He had also just signed a recording contract with RCA Victor then, too. And in his song folio of 1951, was a recent addition to the King record label. (BIOGRAPHY TAKEN FROM: hillbilly-music.com)
Shorty Long, Country Musician, Composer
By Nathan Gorenstein, Inquirer Staff Writer
POSTED: October 27, 1991
Shorty Long, 67, a country-and-western musician whose songs were played by Roy Acuff and who backed up Elvis Presley on recordings of “You Ain’t Nothin’ But a Hound Dog” and “Don’t Be Cruel,” died Friday October 25th, of complications from cancer at St. Joseph’s Hospital in Reading, where he was born.
Mr. Long, whose real name was Emidio Vagnoni, lived in Exeter Township and for many years ran the Santa Fe Ranch, a 20-acre family entertainment park. He played country and gospel, and staged family comedies with his wife, the former Gladys Ulrich, whose stage name was Dolly Dimples.
Although Mr. Long never officially changed his name, most of his fans only knew him as Shorty Long, a stage name he adopted 50 years ago.
Mr. Long’s original music training was in the classical tradition, and included a stint at the Conservatory of Rome, where his parents enrolled him for violin studies when he was 16.
Despite that – and playing violin with the Reading Symphony Orchestra for a period – he decided to pursue “hillbilly and western music,” as country music was called in the 1940s.
Only 5-foot-6, Mr. Long told interviewers how he’d gotten his name.
In the 1940s, at the start of his career, a fan approached him for an autograph. Because friends had already given him Shorty as a nickname, he signed “Shorty” – only to have the fan complain that the autograph was inadequate without a second name.
“So I wrote Long,” he recalled in a 1956 interview. “That happened to be the name of a girl I was going with at the time.”
Mr. Long opened the Sante Fe Ranch in 1948, emphasizing country music. In 1967, he and his wife purchased a 67-acre tract in New Tripoli, Lehigh County, and opened Ontelaunee Park, where top-name country music entertainers performed.
He sold the second park in 1982.
Mr. Long played steel guitar, wrote songs and recorded for a number of major labels. He also played violin, piano, bass, organ and banjo in recording sessions for a number of artists, including Presley.
His songs were recorded by Roy Acuff, Marty Robbins, Hank Snow, Jimmy Dickens, Pee Wee King, Jim Reeves and Hawkshaw Hawkins.
In 1955 he was cast as the lead in a Frank Loessner musical, The Most Happy Fella, and was declared a “showstopper” by columnist Walter Winchell.
Long stayed with the Broadway production for about four months, but later said homesickness for his wife and his country-and-western group, “The Santa Fe Rangers,” brought him back to Berks County.
It was during his stay in New York that he played piano and other instruments on such Presley songs as “Hound Dog” and “Don’t Be Cruel.”
In 1984 Mr. Long was presented the Outstanding Italian American Citizenship Award of Berks County by the Spartaco Society.
In a 1982 interview, Mr. Long said, “I wanted to be remembered as someone who always wanted to be with my family, the thousands of people who let me entertain them.”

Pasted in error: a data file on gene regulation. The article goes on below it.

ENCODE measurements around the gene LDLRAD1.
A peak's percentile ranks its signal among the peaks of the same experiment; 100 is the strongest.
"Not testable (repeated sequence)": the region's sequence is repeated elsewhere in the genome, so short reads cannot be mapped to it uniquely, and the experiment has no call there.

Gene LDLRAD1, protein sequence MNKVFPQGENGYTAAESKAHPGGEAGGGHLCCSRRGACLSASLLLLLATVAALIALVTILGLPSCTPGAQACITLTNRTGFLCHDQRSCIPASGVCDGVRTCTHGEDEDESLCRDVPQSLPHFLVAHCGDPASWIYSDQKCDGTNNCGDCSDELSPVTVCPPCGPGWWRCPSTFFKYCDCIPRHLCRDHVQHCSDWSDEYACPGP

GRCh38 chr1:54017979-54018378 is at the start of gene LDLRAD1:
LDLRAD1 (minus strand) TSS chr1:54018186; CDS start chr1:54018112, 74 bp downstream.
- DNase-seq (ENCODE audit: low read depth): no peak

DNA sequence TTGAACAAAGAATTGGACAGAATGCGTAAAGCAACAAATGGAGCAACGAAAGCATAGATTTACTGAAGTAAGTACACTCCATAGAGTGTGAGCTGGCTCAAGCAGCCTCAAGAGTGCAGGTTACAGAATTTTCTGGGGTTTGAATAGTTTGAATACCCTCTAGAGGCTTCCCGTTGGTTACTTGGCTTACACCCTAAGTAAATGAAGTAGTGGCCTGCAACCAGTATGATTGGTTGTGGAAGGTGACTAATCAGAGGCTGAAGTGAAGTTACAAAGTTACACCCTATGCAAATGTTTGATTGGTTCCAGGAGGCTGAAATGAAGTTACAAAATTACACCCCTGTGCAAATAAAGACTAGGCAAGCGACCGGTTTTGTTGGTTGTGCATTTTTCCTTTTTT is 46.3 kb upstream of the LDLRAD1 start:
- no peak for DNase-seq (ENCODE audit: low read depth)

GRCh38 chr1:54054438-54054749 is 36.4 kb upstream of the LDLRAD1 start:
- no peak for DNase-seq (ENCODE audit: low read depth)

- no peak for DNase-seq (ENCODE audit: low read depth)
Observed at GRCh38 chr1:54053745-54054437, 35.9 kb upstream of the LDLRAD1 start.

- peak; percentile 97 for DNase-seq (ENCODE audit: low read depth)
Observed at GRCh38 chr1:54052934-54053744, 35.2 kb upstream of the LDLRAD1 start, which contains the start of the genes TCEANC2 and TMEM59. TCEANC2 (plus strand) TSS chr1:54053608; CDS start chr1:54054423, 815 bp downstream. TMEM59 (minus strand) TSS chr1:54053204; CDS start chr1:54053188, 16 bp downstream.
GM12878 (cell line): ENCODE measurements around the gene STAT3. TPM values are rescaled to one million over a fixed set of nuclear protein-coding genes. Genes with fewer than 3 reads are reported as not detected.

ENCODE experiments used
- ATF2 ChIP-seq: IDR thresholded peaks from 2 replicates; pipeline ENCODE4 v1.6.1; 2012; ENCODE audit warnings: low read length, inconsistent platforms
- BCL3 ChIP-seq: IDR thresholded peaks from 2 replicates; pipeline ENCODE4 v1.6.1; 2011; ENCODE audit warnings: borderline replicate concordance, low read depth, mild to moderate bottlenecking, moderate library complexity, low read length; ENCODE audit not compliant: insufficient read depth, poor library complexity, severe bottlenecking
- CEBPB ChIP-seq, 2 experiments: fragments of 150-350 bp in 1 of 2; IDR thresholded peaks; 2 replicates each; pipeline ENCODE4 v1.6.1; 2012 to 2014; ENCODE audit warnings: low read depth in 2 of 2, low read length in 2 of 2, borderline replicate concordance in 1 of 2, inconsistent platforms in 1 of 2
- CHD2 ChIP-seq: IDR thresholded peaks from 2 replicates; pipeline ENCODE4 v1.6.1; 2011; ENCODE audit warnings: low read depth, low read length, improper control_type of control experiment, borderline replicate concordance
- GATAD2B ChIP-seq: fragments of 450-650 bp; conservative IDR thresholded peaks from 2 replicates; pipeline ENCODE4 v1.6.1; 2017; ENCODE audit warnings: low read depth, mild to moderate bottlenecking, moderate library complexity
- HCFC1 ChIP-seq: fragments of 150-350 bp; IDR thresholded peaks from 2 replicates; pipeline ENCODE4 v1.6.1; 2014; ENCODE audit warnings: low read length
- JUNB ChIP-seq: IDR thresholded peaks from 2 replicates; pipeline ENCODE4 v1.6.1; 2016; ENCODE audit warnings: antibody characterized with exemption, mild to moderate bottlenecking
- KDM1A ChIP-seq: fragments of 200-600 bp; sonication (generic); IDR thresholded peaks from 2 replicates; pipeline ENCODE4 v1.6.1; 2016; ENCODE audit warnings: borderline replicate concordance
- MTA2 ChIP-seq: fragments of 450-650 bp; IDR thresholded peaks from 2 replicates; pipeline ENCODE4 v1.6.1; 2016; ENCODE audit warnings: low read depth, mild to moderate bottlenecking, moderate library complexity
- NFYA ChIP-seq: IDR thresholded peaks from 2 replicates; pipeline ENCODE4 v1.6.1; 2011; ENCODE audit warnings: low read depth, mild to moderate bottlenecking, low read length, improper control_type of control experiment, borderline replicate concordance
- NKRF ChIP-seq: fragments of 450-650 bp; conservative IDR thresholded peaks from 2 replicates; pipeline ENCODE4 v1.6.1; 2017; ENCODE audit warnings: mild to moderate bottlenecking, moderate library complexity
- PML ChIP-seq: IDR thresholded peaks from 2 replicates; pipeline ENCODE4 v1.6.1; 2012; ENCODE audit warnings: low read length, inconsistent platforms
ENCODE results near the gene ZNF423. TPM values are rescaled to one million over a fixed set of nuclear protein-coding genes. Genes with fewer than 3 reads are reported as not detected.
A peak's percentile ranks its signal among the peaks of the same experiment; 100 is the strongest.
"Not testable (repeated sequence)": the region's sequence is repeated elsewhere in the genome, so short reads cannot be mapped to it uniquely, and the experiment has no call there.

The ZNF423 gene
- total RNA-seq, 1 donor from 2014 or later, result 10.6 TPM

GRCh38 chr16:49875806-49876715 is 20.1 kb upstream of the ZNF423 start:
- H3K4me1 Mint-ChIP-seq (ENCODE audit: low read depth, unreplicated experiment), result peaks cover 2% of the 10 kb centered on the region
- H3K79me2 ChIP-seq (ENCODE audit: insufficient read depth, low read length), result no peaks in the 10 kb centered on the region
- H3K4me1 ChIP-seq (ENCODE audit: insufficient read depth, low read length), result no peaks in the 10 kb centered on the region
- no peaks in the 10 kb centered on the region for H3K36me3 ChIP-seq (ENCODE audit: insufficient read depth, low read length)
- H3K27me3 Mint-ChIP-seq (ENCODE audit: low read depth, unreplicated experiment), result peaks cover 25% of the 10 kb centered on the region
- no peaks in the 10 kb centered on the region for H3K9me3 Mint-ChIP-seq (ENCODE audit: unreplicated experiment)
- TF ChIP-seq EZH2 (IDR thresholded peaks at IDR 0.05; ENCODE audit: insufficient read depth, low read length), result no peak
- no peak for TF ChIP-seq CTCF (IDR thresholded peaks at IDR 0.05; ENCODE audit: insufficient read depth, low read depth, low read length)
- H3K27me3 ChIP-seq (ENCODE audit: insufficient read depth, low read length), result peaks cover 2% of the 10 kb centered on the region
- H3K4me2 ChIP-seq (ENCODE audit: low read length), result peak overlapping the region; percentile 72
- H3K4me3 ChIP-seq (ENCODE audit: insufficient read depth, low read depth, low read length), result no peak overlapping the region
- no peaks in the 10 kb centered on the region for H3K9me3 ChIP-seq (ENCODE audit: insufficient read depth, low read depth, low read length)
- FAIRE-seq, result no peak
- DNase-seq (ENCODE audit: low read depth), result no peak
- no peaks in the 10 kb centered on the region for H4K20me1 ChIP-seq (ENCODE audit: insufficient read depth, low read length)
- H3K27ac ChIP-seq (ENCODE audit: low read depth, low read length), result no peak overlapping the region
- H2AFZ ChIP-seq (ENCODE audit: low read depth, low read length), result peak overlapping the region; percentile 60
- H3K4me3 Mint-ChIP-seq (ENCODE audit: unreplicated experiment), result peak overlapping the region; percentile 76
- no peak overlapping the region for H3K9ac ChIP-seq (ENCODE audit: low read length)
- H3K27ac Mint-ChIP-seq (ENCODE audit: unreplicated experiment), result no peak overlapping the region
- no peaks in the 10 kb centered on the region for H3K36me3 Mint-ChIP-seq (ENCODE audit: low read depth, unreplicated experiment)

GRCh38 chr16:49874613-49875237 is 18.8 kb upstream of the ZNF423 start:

It has not been very easy to assemble a story of Shorty Long. Indeed the biography and the obit above did help a bit. But what more ? Virtually all I know about him came from his records, and luckily they are quite a lot, in very different styles. Let’s try at one go a classification and an appreciation of Long’s music.
His first Signatures/Hi-Tone sides from 1947 (with Riley Shepard) are exuberant: lot of accordion (Long?), lot of reels (« Sheppard’s Scottische ») or traditionals (« Boil them cabbage down »). I really would like to listen to their treatment of the blues standard « Sweet Corinna blues » (untraced – someone can help?). Anyway nice songs are also present, typical ’40s hillbilly : « Airmail special on the fly » or « After all these years », which remind me a lot of the music that another Pennsylvanian cut at the same time : Bill Haley & His Four Aces of Western swing, early in his career (1949-50) on Keystone, or Cowboy label.
Riley Shepard & Shorty Long “After all these years”
On the Cowboy label, precisely, Shorty Long and the Santa Fe’ Rangers (at this point, not to be confused with Virginian Melvin Price‘s band, who cut on the Regal label as well as Blue Hen, among others, although later in the ’50s) recruited an already 30 to 32 years old singer (born 1918), Jack Day, or the alreay unknown Pee Wee Miller (although Day was present in the writers’ credit) for several sides. Fine uptempo sides with main instrument being accordion well to the fore (a fact which may wonder if Shorty Long was not playing it himself), good and firm singing by Day on « I round up the stars » and « I’ll go on loving you », or Miller in « You’ve got my heart in trouble ». Later on, Jack Day woud pursue a long career, although not very prolific recording-wise, on Coral ( his « Mule boogie [is this the Roy Hall tune on Bullet?]/Coyote blues » sounds promising..), Mercury (a cover of Bob Newman‘s « Lonesome truck driver’s blues »), and finally in late 1959 on Arcade 155: the fine « Rattle bone boogie » (flipside I’d like to hear is an instrumental, « Rappin’ the bass », well before the rap craze, of course).[March 24, 2018. You name it, I find it. Here’s “Rappin’ the Bass”, indeed an instrumental, rather average]